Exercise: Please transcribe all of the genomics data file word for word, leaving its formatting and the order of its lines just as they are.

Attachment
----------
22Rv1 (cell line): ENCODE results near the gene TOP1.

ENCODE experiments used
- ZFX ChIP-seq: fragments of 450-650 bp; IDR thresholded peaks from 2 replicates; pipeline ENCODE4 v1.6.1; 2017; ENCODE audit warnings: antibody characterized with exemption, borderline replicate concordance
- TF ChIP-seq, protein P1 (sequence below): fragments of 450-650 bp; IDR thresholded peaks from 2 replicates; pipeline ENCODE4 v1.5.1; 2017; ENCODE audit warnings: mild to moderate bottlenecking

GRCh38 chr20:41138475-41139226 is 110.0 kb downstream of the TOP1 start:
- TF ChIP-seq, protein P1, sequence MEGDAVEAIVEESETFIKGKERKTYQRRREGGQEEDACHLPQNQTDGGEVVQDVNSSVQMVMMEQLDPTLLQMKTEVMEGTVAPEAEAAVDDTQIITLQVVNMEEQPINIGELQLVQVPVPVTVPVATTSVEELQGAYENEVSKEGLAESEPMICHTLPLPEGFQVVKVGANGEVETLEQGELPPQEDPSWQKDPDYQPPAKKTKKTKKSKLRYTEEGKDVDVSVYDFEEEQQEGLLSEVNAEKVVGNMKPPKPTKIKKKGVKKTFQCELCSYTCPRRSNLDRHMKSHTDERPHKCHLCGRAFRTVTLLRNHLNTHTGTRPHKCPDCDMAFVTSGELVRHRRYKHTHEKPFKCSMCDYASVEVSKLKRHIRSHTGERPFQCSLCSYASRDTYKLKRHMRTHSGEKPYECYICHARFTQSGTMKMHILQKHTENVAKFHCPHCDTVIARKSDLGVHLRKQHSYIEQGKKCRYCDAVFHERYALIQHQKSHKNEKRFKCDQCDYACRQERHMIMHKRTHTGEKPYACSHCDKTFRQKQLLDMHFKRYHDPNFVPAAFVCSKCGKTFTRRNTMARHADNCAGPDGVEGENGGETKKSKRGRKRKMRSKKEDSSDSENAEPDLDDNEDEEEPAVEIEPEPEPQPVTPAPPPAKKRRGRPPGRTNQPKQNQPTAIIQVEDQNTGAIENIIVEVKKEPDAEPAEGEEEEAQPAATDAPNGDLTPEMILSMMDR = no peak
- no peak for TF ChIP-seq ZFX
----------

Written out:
22Rv1 (cell line): ENCODE results near the gene TOP1.

ENCODE experiments used
- ZFX ChIP-seq: fragments of 450-650 bp; IDR thresholded peaks from 2 replicates; pipeline ENCODE4 v1.6.1; 2017; ENCODE audit warnings: antibody characterized with exemption, borderline replicate concordance
- TF ChIP-seq, protein P1 (sequence below): fragments of 450-650 bp; IDR thresholded peaks from 2 replicates; pipeline ENCODE4 v1.5.1; 2017; ENCODE audit warnings: mild to moderate bottlenecking

GRCh38 chr20:41138475-41139226 is 110.0 kb downstream of the TOP1 start:
- TF ChIP-seq, protein P1, sequence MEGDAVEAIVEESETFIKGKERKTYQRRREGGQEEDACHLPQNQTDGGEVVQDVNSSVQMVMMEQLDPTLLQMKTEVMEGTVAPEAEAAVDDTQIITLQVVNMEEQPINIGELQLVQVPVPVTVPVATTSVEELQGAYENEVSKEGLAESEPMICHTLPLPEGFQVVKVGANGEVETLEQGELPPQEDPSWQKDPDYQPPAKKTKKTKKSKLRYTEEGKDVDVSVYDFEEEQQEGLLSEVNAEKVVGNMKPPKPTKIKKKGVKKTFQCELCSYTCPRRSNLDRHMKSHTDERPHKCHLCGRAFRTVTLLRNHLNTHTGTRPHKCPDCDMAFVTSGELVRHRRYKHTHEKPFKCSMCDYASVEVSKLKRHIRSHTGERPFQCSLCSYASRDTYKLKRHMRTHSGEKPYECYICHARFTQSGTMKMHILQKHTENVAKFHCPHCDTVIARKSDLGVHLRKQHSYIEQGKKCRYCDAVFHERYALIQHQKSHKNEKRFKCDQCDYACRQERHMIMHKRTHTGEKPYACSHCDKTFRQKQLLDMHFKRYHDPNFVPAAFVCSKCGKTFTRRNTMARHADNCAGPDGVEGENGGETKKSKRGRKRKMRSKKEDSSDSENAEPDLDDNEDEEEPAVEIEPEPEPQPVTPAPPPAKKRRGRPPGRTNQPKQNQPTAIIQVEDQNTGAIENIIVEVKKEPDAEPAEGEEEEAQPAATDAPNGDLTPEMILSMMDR = no peak
- no peak for TF ChIP-seq ZFX